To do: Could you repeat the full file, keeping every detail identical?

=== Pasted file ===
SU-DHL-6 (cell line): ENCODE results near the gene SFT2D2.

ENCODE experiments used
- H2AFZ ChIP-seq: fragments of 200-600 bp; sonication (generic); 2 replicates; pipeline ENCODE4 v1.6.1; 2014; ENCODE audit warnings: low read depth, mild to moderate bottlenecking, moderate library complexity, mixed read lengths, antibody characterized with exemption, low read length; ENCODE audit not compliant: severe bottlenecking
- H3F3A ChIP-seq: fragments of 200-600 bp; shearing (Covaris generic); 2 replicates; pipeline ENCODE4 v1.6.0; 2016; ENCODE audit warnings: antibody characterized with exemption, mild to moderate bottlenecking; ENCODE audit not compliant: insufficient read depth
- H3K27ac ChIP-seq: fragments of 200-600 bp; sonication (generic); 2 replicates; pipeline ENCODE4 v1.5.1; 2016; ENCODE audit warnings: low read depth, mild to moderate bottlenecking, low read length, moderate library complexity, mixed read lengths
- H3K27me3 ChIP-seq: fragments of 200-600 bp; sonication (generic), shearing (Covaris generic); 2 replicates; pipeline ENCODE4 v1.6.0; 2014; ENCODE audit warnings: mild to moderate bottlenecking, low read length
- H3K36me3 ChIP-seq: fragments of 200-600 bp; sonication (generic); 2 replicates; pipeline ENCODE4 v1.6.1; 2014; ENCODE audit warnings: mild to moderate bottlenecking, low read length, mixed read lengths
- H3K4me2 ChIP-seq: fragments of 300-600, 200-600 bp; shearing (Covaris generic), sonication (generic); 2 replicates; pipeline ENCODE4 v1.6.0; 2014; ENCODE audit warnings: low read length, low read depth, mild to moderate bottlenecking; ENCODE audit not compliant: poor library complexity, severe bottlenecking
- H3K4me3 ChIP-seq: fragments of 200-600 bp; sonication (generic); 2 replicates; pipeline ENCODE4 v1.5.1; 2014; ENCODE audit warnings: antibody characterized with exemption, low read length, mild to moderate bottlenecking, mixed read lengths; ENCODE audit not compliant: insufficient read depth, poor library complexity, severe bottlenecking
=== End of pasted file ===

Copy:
SU-DHL-6 (cell line): ENCODE results near the gene SFT2D2.

ENCODE experiments used
- H2AFZ ChIP-seq: fragments of 200-600 bp; sonication (generic); 2 replicates; pipeline ENCODE4 v1.6.1; 2014; ENCODE audit warnings: low read depth, mild to moderate bottlenecking, moderate library complexity, mixed read lengths, antibody characterized with exemption, low read length; ENCODE audit not compliant: severe bottlenecking
- H3F3A ChIP-seq: fragments of 200-600 bp; shearing (Covaris generic); 2 replicates; pipeline ENCODE4 v1.6.0; 2016; ENCODE audit warnings: antibody characterized with exemption, mild to moderate bottlenecking; ENCODE audit not compliant: insufficient read depth
- H3K27ac ChIP-seq: fragments of 200-600 bp; sonication (generic); 2 replicates; pipeline ENCODE4 v1.5.1; 2016; ENCODE audit warnings: low read depth, mild to moderate bottlenecking, low read length, moderate library complexity, mixed read lengths
- H3K27me3 ChIP-seq: fragments of 200-600 bp; sonication (generic), shearing (Covaris generic); 2 replicates; pipeline ENCODE4 v1.6.0; 2014; ENCODE audit warnings: mild to moderate bottlenecking, low read length
- H3K36me3 ChIP-seq: fragments of 200-600 bp; sonication (generic); 2 replicates; pipeline ENCODE4 v1.6.1; 2014; ENCODE audit warnings: mild to moderate bottlenecking, low read length, mixed read lengths
- H3K4me2 ChIP-seq: fragments of 300-600, 200-600 bp; shearing (Covaris generic), sonication (generic); 2 replicates; pipeline ENCODE4 v1.6.0; 2014; ENCODE audit warnings: low read length, low read depth, mild to moderate bottlenecking; ENCODE audit not compliant: poor library complexity, severe bottlenecking
- H3K4me3 ChIP-seq: fragments of 200-600 bp; sonication (generic); 2 replicates; pipeline ENCODE4 v1.5.1; 2014; ENCODE audit warnings: antibody characterized with exemption, low read length, mild to moderate bottlenecking, mixed read lengths; ENCODE audit not compliant: insufficient read depth, poor library complexity, severe bottlenecking